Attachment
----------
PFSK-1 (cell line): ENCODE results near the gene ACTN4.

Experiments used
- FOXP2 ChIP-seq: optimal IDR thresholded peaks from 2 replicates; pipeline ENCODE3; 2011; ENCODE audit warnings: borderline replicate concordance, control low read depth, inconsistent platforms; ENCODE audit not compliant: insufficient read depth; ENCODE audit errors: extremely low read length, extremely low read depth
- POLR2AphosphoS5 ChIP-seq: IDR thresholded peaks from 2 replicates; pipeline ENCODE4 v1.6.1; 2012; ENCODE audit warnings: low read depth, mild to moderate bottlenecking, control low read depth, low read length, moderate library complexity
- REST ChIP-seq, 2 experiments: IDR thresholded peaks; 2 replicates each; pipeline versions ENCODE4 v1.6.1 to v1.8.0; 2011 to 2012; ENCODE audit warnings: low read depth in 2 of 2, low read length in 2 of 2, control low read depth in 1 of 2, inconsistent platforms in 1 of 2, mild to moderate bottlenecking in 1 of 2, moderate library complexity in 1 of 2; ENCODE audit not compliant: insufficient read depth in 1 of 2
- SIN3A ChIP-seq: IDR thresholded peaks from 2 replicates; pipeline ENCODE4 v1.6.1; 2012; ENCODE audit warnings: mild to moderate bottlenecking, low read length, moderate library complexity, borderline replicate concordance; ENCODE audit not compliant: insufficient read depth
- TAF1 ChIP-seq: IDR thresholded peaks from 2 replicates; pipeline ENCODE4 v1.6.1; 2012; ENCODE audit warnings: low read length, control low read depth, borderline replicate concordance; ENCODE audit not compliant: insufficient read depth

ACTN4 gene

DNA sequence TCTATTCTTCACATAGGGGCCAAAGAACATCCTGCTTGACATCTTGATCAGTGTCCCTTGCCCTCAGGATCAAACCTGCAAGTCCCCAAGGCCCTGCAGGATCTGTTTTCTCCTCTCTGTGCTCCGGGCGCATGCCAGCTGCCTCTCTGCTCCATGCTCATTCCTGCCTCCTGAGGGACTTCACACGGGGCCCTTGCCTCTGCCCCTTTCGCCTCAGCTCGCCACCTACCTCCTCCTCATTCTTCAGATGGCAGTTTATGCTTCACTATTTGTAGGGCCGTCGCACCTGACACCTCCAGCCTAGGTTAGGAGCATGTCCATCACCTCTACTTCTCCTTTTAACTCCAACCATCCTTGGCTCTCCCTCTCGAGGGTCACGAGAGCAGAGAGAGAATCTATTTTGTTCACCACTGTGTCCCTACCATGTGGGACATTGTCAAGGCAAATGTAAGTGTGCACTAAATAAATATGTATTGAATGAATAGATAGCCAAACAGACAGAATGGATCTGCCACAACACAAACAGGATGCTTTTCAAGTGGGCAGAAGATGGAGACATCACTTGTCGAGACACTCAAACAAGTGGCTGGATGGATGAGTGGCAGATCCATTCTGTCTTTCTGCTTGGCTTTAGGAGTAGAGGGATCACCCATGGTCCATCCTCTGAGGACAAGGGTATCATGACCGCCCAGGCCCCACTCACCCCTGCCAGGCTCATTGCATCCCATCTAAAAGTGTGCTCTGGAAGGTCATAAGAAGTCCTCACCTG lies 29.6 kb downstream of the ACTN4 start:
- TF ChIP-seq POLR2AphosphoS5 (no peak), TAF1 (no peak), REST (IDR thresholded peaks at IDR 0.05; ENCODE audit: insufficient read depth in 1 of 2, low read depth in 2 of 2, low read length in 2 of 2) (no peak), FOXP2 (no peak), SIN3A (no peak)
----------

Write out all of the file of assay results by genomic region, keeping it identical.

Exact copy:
PFSK-1 (cell line): ENCODE results near the gene ACTN4.

Experiments used
- FOXP2 ChIP-seq: optimal IDR thresholded peaks from 2 replicates; pipeline ENCODE3; 2011; ENCODE audit warnings: borderline replicate concordance, control low read depth, inconsistent platforms; ENCODE audit not compliant: insufficient read depth; ENCODE audit errors: extremely low read length, extremely low read depth
- POLR2AphosphoS5 ChIP-seq: IDR thresholded peaks from 2 replicates; pipeline ENCODE4 v1.6.1; 2012; ENCODE audit warnings: low read depth, mild to moderate bottlenecking, control low read depth, low read length, moderate library complexity
- REST ChIP-seq, 2 experiments: IDR thresholded peaks; 2 replicates each; pipeline versions ENCODE4 v1.6.1 to v1.8.0; 2011 to 2012; ENCODE audit warnings: low read depth in 2 of 2, low read length in 2 of 2, control low read depth in 1 of 2, inconsistent platforms in 1 of 2, mild to moderate bottlenecking in 1 of 2, moderate library complexity in 1 of 2; ENCODE audit not compliant: insufficient read depth in 1 of 2
- SIN3A ChIP-seq: IDR thresholded peaks from 2 replicates; pipeline ENCODE4 v1.6.1; 2012; ENCODE audit warnings: mild to moderate bottlenecking, low read length, moderate library complexity, borderline replicate concordance; ENCODE audit not compliant: insufficient read depth
- TAF1 ChIP-seq: IDR thresholded peaks from 2 replicates; pipeline ENCODE4 v1.6.1; 2012; ENCODE audit warnings: low read length, control low read depth, borderline replicate concordance; ENCODE audit not compliant: insufficient read depth

ACTN4 gene

DNA sequence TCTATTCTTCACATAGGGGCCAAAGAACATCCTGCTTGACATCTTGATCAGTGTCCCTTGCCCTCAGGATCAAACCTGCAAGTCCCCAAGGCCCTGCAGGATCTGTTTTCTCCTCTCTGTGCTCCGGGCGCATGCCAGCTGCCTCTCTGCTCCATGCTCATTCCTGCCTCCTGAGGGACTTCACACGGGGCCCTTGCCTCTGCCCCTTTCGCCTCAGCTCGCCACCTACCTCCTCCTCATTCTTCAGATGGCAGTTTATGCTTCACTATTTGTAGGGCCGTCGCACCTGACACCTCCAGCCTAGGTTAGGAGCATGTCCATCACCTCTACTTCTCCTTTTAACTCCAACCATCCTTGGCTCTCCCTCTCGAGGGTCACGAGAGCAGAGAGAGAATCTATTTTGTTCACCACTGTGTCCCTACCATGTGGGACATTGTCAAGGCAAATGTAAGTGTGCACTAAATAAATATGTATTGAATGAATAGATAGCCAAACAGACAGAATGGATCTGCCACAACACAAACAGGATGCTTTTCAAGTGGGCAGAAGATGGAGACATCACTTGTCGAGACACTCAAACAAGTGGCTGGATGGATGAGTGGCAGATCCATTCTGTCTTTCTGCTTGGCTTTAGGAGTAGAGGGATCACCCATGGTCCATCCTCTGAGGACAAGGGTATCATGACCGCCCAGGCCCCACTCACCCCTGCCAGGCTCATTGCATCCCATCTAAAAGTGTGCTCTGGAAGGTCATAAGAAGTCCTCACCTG lies 29.6 kb downstream of the ACTN4 start:
- TF ChIP-seq POLR2AphosphoS5 (no peak), TAF1 (no peak), REST (IDR thresholded peaks at IDR 0.05; ENCODE audit: insufficient read depth in 1 of 2, low read depth in 2 of 2, low read length in 2 of 2) (no peak), FOXP2 (no peak), SIN3A (no peak)